If you run a business, your business depends on all kinds of relationships: With customers or clients; with employees; with vendors of goods and services; with lenders and landlords, just to name a few. Each party to a business relationship brings to it a set of expectations with respect to what he or she will give and get. A contract is a useful tool for describing and defining the expectations of each party to a business relationship. Why is this important?
Establishing a measure of certainty
Think of a business relationship as a house. A contract is the blueprint for building that house; a reference for its operation and maintenance. A contract captures the rights and obligations of each party; the terms and conditions of their respective performance; and what each party will gain from the relationship. A contract articulates remedies in the event that one or the other party fails to perform as expected/required. By clearly defining the terms and conditions of a business relationship and the consequences of a failure to perform in accordance with those terms and conditions, a contract provides a measure of certainty, and can quantify the upside and downside inherent in a business relationship.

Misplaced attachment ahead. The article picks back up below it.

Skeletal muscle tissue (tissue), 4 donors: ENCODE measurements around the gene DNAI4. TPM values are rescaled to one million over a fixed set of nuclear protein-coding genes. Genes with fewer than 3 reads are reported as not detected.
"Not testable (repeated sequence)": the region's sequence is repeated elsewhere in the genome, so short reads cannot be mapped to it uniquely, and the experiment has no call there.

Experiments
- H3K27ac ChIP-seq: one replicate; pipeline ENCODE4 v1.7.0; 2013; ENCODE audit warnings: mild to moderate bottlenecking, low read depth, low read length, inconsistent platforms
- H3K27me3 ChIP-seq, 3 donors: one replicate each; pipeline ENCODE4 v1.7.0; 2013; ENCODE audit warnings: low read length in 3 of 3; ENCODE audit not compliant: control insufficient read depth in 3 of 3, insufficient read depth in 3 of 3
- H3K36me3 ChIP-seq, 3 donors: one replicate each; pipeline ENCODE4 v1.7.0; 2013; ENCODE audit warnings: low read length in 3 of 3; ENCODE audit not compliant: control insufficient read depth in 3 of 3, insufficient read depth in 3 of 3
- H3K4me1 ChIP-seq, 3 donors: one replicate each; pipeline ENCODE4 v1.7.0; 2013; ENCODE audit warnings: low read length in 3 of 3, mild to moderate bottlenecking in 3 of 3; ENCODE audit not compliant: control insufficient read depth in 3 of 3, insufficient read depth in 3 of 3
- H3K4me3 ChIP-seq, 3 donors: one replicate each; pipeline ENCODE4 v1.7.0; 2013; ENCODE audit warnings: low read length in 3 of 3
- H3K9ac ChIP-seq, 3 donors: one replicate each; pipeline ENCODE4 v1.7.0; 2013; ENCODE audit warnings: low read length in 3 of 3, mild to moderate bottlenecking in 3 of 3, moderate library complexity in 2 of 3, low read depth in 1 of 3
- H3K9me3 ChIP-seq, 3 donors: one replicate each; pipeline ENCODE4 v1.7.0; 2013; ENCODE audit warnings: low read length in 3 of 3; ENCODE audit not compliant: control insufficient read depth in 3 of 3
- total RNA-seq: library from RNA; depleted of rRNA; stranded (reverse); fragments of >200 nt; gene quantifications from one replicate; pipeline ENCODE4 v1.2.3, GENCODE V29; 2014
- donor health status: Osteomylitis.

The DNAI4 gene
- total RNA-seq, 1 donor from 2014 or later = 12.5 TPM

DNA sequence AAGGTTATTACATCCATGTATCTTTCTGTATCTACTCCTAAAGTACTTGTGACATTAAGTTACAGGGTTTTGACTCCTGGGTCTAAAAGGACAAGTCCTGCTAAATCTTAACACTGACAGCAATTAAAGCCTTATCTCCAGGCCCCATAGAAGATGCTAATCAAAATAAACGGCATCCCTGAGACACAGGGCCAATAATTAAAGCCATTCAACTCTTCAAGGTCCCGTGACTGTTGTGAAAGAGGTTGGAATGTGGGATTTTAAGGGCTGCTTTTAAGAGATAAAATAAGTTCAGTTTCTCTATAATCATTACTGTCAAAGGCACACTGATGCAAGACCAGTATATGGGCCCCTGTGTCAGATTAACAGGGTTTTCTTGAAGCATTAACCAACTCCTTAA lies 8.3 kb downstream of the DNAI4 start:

It’s all in the details
To understand how a contract works, we can look at a lease, which is one kind of contract. If I want to lease office or warehouse space, I first want to quantify exactly how much space I want to pay for, and how much I will pay. I want to be specific about the term of the lease, and what I may or may not do to the leased space in terms of renovations or alterations. I want to know whether and when the landlord can raise the rent. Are utilities included? Who pays the taxes? Is the building insured? Will that insurance cover my space? What happens if I don’t pay the rent? Or if the roof leaks and the landlord delays or fails to repair it and my property is damaged?
Make sure you have a structure for resolution
A contract answers all of these questions at the outset, establishing the basis on which the relationship will go forward. Knowing and understanding your rights and obligations reduces the possibility of a dispute; and, if a dispute does arise, a contract provides the framework for its resolution. That’s the “why” of contracts. Contact me for assistance in negotiating, drafting or reviewing contracts for your business.